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Hospice gets more time to market Washington Street property

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The Hospice Foundation of Jefferson County Inc.’s Washington Street property will go back on the market after the potential buyer stepped aside to give the nonprofit organization more time to seek a better offer.

Diana K. Woodhouse, Hospice of Jefferson County’s chief executive officer, said Thursday that the foundation’s board has accepted the “generous offer” of Watertown accountant Jerry R. Gardner to amend his contract to buy 425 Washington St. and allow the organization six more months to market the property, possibly realizing more money from the sale.

Mr. Gardner’s company, N&G Rentals LLC, has a contract to buy the two-story, 5,500-square-foot brick building for $150,000. However, developer P.J. Simao, who has helped the foundation raise hundreds of thousands of dollars, objected to the transaction, contending among other issues that the proposed sale price was less than half what a state-certified real estate appraiser said the property is worth.

The sale to Mr. Gardner was set to close Dec. 19, but the board postponed it to allow an attorney to review the transaction. Mrs. Woodhouse said while the review was being conducted, Mr. Gardner proposed the foundation be given until June 30 to market the property. If at any point before that a more lucrative offer comes in, Mr. Gardner has the chance to match it. If a better offer is not received, Mr. Gardner will be allowed to buy the property for his original offer.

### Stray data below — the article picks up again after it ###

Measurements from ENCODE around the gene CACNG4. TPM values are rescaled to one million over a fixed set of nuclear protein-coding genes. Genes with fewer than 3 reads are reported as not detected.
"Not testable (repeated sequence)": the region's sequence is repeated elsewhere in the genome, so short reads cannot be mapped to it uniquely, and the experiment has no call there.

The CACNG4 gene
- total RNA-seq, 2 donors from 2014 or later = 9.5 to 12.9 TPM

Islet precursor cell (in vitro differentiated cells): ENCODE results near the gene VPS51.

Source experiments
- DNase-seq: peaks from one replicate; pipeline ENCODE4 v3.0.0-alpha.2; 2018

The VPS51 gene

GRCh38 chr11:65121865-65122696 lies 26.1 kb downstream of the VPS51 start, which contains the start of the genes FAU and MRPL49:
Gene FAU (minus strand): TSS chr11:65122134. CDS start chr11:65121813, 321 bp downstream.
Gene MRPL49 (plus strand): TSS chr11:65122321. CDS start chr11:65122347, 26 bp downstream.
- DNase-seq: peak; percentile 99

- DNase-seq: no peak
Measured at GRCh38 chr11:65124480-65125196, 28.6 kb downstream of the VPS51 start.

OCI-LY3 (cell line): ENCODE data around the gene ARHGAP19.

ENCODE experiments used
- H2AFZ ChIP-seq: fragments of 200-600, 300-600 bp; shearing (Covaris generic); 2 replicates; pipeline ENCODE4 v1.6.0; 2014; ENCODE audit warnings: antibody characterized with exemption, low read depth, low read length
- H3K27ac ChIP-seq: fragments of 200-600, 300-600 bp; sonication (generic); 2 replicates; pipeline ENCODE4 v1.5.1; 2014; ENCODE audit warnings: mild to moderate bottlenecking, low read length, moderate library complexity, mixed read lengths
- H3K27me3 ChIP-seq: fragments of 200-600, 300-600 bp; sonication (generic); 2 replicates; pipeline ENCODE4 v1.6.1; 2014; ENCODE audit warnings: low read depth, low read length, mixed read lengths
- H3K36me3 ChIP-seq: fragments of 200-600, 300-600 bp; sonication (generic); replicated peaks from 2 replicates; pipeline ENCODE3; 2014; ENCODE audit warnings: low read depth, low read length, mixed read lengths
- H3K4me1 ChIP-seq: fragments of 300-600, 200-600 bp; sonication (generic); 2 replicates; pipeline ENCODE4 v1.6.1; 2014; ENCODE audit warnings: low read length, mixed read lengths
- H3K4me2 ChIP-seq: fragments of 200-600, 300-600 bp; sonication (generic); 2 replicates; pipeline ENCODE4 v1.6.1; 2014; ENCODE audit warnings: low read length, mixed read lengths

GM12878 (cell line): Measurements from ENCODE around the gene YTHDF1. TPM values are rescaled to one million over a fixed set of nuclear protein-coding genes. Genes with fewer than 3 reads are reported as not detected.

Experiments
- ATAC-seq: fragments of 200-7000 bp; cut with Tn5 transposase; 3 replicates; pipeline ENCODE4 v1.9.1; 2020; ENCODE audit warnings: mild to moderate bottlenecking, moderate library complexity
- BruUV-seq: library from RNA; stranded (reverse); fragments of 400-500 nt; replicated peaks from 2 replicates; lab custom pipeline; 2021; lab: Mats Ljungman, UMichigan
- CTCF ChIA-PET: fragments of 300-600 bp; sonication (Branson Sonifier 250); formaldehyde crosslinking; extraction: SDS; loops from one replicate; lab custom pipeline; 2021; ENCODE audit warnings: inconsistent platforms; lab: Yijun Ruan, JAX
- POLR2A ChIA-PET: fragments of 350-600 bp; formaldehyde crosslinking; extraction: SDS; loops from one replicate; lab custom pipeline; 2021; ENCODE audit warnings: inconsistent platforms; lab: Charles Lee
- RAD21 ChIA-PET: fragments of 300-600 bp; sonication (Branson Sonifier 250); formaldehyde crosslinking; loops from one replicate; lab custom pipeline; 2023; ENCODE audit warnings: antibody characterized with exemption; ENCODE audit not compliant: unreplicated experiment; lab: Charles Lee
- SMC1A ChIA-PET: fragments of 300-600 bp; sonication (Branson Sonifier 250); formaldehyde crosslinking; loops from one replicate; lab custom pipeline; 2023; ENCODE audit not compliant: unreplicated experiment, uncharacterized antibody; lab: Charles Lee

“Basically, this allows us to answer the questions that have been posed by the community,” Mrs. Woodhouse said. “This will certainly answer them one way or another.”

A 2011 appraisal set the property’s value at $365,000 while the city has assessed the tax-exempt property at $335,400 and estimates its full market value at $376,000. The foundation purchased the property in the early 1990s for $290,000. However, the property sat unsold for more than a year, and a second certified appraiser, who did not conduct a full appraisal of it, offered the opinion that the property was worth $150,000 because it needs $150,000 in upgrades and renovations to become suitable as a professional office.

The property was marketed in the first go-round by Christensen Realty USA, Clayton. At the time, broker Gail D. Christensen was a Hospice board member and the company agreed to list and sell the property at no cost to Hospice. Mr. Simao questioned whether it was in Hospice’s best interest to have a broker with no financial stake in a sale handle the marketing. He argued that even though Christensen Realty showed the property to dozens of prospective buyers, a broker with a commission on the line likely would work harder to complete a sale at a higher price.

Mrs. Woodhouse said this time, the board will hire a commercial marketing firm to list the property and is in the process of selecting the firm. Hospice no longer needs the property following construction of an eight-bed residence, including office space, at 1398 Gotham St. Proceeds of the sale will defray the cost of building the facility.

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